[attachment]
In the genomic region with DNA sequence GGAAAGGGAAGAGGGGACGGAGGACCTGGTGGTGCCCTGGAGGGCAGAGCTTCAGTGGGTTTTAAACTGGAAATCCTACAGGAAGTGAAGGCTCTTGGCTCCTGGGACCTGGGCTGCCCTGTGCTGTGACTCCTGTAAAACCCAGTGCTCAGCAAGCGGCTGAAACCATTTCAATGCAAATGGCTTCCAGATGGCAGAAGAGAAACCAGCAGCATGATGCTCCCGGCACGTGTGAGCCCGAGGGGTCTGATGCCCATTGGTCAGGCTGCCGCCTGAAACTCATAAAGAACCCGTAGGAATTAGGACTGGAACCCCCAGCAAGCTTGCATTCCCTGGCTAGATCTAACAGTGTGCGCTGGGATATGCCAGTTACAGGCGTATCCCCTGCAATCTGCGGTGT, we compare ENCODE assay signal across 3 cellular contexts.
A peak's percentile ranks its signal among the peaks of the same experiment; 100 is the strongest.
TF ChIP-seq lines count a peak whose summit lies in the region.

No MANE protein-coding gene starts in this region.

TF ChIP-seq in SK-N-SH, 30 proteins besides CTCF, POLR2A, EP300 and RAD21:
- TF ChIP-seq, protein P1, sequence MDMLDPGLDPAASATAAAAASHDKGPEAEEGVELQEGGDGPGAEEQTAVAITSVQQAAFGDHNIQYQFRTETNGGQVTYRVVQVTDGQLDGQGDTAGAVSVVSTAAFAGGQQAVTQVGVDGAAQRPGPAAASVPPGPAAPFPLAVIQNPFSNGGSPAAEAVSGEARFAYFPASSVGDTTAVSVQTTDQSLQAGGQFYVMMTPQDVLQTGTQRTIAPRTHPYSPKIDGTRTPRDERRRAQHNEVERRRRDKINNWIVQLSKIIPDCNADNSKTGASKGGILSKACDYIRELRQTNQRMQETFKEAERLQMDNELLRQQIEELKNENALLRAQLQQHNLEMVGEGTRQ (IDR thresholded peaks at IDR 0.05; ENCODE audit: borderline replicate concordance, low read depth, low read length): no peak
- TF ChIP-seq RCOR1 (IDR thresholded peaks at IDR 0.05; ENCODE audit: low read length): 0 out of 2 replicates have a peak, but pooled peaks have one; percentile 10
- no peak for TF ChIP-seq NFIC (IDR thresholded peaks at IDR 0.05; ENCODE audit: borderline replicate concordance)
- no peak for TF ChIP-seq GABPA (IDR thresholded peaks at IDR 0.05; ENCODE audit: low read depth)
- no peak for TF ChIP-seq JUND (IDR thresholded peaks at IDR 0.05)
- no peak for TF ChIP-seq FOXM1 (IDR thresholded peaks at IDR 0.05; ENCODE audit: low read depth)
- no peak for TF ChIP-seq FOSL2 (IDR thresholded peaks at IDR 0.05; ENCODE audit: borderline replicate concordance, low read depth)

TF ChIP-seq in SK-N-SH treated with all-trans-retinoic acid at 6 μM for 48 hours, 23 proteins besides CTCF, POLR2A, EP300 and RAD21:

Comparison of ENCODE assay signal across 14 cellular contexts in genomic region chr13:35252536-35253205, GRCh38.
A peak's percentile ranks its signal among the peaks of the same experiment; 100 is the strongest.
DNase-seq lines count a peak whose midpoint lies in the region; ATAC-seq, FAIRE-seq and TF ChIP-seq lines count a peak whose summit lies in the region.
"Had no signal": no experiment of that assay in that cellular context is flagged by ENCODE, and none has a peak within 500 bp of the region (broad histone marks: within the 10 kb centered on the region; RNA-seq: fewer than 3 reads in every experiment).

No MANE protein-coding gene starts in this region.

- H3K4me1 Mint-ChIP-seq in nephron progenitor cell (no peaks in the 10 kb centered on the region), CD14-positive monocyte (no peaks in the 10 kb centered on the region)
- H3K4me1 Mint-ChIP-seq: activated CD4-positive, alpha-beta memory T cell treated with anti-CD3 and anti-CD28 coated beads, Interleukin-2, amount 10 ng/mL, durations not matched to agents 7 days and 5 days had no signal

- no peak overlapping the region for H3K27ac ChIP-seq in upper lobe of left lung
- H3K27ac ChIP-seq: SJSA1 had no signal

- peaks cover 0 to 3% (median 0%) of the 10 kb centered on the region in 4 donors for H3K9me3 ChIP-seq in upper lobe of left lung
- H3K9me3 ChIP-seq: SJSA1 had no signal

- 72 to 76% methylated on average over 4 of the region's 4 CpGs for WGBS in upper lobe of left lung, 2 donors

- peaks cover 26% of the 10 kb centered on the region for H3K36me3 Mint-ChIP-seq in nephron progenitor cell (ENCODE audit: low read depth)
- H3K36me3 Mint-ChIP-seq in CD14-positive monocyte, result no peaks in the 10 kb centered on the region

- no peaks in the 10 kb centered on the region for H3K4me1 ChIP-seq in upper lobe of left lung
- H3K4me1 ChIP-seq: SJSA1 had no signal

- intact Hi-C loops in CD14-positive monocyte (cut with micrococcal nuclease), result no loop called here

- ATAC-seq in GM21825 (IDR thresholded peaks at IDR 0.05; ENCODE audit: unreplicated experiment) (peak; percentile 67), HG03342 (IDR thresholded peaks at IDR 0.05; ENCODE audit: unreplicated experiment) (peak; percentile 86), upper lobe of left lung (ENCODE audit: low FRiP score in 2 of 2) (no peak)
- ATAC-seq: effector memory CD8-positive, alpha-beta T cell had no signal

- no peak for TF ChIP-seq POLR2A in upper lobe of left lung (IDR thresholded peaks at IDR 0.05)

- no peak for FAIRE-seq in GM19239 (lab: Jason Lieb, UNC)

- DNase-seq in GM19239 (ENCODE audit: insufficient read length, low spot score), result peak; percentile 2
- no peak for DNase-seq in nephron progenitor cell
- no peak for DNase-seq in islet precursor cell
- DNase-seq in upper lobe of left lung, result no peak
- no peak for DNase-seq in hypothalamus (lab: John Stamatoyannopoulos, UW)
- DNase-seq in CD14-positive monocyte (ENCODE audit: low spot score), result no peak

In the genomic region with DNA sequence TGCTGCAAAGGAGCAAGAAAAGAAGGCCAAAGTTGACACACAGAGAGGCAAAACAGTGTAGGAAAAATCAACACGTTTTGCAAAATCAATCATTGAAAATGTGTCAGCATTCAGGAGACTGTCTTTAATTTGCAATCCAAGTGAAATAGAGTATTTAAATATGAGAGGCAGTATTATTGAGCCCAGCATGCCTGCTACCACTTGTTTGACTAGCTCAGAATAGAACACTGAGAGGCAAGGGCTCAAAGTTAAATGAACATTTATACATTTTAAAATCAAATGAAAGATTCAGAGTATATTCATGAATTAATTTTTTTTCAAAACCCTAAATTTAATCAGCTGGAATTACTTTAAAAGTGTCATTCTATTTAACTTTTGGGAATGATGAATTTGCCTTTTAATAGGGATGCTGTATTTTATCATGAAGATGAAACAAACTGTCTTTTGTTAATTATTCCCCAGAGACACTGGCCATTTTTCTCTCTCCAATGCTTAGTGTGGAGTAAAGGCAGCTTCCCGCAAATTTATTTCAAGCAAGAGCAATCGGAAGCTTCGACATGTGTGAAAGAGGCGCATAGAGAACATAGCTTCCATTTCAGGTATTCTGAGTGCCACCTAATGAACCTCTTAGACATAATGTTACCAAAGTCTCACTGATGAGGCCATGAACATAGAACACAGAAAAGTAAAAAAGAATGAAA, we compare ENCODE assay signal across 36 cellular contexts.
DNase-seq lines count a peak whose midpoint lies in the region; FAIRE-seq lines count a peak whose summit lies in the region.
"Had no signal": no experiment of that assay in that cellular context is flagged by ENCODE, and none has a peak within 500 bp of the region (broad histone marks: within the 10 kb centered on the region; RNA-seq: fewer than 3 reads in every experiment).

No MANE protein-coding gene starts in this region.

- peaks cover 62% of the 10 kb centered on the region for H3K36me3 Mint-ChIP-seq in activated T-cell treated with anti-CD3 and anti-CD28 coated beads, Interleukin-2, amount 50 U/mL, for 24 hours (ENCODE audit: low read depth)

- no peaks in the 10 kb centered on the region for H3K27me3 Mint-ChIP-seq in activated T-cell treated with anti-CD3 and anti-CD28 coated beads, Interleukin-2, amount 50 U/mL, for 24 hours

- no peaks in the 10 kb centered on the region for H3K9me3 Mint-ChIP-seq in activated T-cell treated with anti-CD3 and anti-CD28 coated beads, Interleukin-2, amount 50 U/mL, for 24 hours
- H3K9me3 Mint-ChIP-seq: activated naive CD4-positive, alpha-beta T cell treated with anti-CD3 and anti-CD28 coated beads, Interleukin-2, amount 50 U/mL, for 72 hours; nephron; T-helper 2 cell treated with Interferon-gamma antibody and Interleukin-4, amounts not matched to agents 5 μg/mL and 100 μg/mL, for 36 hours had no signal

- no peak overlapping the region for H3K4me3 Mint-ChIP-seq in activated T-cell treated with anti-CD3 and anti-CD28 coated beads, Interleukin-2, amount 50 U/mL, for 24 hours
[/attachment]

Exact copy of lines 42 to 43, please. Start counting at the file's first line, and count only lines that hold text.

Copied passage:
DNase-seq lines count a peak whose midpoint lies in the region; FAIRE-seq lines count a peak whose summit lies in the region.
"Had no signal": no experiment of that assay in that cellular context is flagged by ENCODE, and none has a peak within 500 bp of the region (broad histone marks: within the 10 kb centered on the region; RNA-seq: fewer than 3 reads in every experiment).